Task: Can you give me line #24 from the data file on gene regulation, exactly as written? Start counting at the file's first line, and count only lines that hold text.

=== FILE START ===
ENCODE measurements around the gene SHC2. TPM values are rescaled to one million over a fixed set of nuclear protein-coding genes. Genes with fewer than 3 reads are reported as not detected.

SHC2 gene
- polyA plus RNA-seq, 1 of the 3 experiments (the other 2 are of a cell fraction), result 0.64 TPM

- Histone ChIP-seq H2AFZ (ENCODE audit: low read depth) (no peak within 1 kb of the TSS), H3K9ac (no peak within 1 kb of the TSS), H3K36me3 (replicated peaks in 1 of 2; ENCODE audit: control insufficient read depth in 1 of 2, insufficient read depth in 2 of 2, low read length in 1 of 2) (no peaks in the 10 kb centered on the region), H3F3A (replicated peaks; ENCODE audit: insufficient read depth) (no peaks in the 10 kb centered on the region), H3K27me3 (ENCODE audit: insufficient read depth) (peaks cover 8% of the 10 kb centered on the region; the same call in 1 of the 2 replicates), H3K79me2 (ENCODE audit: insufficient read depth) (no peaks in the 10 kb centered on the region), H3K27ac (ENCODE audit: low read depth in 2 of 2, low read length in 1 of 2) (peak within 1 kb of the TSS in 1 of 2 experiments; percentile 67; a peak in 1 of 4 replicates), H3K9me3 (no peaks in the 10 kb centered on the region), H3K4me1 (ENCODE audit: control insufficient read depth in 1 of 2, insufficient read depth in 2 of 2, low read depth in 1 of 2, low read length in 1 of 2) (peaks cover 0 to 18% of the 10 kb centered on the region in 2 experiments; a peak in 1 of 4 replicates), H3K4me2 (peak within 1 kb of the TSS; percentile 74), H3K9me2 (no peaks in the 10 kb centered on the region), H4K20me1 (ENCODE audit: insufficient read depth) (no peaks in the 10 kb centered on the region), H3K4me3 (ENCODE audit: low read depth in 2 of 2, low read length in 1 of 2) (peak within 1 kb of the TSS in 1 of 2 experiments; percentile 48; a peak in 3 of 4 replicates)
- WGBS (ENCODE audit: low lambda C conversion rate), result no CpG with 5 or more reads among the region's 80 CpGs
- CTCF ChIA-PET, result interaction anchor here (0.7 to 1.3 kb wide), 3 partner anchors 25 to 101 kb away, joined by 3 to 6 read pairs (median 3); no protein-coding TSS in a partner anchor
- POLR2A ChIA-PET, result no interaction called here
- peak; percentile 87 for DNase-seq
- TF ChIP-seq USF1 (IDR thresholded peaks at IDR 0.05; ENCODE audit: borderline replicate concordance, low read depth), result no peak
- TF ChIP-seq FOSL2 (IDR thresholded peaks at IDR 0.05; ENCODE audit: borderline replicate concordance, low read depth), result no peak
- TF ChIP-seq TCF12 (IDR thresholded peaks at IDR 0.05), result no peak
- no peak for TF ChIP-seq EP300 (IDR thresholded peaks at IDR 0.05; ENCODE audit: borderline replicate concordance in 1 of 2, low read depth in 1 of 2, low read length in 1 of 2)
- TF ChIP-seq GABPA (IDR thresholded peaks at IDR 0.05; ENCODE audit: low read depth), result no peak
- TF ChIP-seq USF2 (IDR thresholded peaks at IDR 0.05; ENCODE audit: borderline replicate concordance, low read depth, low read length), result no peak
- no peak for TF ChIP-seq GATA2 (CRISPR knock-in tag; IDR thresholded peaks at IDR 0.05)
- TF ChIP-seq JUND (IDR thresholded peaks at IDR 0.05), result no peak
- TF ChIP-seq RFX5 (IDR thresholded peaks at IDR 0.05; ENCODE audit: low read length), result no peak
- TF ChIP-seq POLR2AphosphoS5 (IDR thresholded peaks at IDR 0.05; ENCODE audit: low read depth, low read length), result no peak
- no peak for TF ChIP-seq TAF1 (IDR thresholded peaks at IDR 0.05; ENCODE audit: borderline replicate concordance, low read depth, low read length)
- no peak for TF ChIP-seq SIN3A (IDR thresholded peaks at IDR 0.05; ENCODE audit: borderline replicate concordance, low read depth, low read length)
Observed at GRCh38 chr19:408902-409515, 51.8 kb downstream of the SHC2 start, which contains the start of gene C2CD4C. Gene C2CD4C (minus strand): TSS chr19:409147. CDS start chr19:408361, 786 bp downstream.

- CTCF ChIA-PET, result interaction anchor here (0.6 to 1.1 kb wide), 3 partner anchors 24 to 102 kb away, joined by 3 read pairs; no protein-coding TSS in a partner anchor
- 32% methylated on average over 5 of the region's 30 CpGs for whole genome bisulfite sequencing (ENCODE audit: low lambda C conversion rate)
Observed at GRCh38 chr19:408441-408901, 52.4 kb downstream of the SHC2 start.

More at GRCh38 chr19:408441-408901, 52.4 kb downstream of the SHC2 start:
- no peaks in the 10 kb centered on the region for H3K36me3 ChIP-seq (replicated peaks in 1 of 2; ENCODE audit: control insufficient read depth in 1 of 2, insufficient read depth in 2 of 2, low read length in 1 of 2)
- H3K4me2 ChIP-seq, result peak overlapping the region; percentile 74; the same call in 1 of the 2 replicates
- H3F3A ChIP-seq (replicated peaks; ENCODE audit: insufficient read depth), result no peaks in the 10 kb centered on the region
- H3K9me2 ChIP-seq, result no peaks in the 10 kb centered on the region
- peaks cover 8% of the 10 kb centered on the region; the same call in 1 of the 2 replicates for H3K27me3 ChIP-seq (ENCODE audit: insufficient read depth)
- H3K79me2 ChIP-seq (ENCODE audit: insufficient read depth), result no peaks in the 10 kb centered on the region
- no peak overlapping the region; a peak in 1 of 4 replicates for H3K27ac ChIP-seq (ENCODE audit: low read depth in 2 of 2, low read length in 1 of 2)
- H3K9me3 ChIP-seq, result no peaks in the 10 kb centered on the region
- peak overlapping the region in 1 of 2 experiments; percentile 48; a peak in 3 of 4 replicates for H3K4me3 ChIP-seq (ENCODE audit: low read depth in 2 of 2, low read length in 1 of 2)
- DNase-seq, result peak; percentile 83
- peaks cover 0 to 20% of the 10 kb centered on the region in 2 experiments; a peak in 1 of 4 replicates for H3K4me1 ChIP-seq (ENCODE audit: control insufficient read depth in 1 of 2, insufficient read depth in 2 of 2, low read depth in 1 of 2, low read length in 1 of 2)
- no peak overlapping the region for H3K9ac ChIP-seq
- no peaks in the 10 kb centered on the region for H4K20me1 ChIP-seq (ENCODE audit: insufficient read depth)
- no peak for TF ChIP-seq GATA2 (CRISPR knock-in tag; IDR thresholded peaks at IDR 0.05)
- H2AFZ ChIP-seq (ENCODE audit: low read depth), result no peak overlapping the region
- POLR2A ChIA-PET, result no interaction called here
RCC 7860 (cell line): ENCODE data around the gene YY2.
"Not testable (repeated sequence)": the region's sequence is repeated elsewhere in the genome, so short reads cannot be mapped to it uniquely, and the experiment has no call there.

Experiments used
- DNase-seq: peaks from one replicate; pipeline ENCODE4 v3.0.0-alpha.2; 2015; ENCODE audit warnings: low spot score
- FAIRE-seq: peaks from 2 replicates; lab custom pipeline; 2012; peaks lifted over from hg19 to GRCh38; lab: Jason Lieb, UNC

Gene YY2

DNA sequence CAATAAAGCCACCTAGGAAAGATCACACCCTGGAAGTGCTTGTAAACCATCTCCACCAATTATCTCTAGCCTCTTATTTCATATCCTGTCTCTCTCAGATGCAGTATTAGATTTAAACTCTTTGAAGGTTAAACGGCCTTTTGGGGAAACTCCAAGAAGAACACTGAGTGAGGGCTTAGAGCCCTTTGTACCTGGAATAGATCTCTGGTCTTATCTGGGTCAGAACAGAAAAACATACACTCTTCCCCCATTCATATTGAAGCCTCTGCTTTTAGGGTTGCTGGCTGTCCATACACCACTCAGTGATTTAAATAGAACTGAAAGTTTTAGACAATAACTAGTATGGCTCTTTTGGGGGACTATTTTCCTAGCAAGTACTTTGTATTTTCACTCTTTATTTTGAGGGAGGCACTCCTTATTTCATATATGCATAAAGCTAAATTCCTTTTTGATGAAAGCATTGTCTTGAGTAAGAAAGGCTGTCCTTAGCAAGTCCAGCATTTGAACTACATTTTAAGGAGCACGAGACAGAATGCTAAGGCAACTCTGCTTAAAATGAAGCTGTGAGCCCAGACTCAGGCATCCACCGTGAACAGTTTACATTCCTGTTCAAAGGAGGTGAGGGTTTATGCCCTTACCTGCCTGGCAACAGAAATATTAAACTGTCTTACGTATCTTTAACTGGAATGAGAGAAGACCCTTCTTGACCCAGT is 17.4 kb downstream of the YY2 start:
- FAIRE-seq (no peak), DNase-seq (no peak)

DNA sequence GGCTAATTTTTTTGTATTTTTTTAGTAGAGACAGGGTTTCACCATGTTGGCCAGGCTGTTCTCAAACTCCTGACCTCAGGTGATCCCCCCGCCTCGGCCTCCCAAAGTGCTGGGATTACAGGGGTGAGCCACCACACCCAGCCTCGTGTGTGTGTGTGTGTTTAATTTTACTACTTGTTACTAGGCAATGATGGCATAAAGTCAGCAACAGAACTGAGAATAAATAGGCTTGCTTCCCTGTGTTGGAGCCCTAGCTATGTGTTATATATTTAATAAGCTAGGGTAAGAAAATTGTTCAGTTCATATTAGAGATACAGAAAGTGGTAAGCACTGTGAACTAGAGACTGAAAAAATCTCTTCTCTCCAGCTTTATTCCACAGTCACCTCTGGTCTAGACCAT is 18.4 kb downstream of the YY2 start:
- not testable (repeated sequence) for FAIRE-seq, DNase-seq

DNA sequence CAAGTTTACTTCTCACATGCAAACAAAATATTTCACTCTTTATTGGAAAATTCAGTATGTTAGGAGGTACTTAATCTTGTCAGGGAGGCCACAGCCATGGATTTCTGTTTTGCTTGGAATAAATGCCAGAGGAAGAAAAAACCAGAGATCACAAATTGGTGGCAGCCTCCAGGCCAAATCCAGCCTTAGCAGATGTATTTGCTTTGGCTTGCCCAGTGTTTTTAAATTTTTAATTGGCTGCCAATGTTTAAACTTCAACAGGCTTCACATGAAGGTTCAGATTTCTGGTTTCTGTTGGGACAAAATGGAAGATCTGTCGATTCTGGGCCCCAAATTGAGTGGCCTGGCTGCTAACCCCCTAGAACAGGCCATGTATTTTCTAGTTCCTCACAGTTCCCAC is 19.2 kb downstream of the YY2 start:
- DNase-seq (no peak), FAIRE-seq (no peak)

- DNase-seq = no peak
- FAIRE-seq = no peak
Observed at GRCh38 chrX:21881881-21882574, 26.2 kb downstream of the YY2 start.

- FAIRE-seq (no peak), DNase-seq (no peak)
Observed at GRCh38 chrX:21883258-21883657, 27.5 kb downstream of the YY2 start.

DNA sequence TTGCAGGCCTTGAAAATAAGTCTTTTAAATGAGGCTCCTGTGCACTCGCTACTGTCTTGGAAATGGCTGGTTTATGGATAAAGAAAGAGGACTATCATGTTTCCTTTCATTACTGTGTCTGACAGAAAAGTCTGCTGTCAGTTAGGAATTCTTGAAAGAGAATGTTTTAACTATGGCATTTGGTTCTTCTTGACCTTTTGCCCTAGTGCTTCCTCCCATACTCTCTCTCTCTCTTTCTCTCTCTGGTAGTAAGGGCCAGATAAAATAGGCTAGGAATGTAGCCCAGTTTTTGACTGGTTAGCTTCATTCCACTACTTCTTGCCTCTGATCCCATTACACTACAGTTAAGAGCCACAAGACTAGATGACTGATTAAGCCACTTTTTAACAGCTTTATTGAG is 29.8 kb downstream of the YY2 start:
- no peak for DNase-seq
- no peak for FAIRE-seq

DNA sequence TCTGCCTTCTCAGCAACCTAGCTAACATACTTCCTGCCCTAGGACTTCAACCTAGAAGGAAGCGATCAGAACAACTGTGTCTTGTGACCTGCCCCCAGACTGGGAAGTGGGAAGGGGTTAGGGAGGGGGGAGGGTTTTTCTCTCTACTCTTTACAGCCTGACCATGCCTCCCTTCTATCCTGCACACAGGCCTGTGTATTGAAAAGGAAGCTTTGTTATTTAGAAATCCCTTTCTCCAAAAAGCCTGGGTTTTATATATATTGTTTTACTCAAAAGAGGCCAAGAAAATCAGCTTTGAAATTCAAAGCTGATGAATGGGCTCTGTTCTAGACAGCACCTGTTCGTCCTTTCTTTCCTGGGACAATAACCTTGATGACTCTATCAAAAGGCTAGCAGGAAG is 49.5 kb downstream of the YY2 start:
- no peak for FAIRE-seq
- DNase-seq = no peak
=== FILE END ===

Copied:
Observed at GRCh38 chr19:408441-408901, 52.4 kb downstream of the SHC2 start.